There was a time when comics in Britain reflected the interests of a much larger proportion of the youthful population, and when adults kept their less-acceptable reading habits a closely guarded secret. Since it became practically cool to read graphic narrative, however, many of the nation’s greatest comic-strip heroes – sporting, as well as action-based or freaky and fantastical – have been making their way back in various collections and revivals.

Roy of the Rovers began on the front cover of Tiger, a brand new weekly anthology periodical published by Amalgamated Press (later IPC and Fleetway Publications). Launched on September 11th 1954, “The Sport and Adventure Picture Story Weekly” was a cannily crafted companion to Lion, the company’s successful response to The Eagle (home of Dan Dare, but precious few sporting heroes).

From the first Tiger concentrated heavily on sports stars and themes, with issue #1 also offering The Speedster from Bleakmoor, Mascot of Bad Luck and Tales of Whitestoke School amongst others. In later years racing driver Skid Solo and wrestler Johnny Cougar joined the pantheon of traditional strips such as Billy’s Boots, Nipper, Hotshot Hamish and Martin’s Marvellous Mini, but for most of its 1,555-issue run Tiger was “the comic with Roy of the Rovers”.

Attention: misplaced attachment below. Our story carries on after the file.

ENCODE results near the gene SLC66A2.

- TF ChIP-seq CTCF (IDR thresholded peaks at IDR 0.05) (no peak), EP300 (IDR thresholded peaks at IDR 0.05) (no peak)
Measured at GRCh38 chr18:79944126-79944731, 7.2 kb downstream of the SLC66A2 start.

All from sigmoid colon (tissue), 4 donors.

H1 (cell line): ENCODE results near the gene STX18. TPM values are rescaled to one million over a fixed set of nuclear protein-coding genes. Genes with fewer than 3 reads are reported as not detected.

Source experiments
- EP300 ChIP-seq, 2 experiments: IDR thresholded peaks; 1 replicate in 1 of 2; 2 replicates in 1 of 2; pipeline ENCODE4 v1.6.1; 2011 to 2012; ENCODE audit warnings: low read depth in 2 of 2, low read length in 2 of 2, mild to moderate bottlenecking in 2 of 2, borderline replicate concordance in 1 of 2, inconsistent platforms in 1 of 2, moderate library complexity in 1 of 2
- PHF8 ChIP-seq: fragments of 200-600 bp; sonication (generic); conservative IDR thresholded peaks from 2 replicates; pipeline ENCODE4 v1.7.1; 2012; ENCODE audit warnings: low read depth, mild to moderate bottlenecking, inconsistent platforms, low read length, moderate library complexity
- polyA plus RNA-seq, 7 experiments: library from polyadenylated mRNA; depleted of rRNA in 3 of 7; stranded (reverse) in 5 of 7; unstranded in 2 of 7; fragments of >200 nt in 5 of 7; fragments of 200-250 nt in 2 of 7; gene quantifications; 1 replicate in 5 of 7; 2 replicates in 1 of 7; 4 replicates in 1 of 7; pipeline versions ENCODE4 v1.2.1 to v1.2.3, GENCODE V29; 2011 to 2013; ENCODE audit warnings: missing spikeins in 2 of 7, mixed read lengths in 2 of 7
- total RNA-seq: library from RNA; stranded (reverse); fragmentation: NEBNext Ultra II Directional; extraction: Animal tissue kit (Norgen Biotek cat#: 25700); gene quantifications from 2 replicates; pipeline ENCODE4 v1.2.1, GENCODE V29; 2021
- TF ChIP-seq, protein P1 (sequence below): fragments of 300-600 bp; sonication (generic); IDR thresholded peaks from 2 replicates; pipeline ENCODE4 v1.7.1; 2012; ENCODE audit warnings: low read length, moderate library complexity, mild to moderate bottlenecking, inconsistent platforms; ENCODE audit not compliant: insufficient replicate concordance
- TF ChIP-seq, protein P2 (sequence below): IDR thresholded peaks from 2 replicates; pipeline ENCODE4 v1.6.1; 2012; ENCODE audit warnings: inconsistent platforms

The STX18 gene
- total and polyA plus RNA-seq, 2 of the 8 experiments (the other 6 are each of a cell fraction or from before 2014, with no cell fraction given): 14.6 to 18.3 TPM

Roy started as a humble apprentice at mighty Melchester Rovers, and after many years of winning all the glories the beautiful game could offer, settled down to live the dream: wife, kids, wealth, comfort and triumphant adulation every Saturday…

Created by Frank S. Pepper, who used the pseudonym Stewart Colwyn, and drawn by Joe Colquhoun (who kept the nom-de-plume when he eventually began scripting the series as well), the evergreen adventures of Roy Race were generally written for much of his early career by the comic’s Editor Derek Birnage (although credited to “Bobby Charlton” for a couple of years).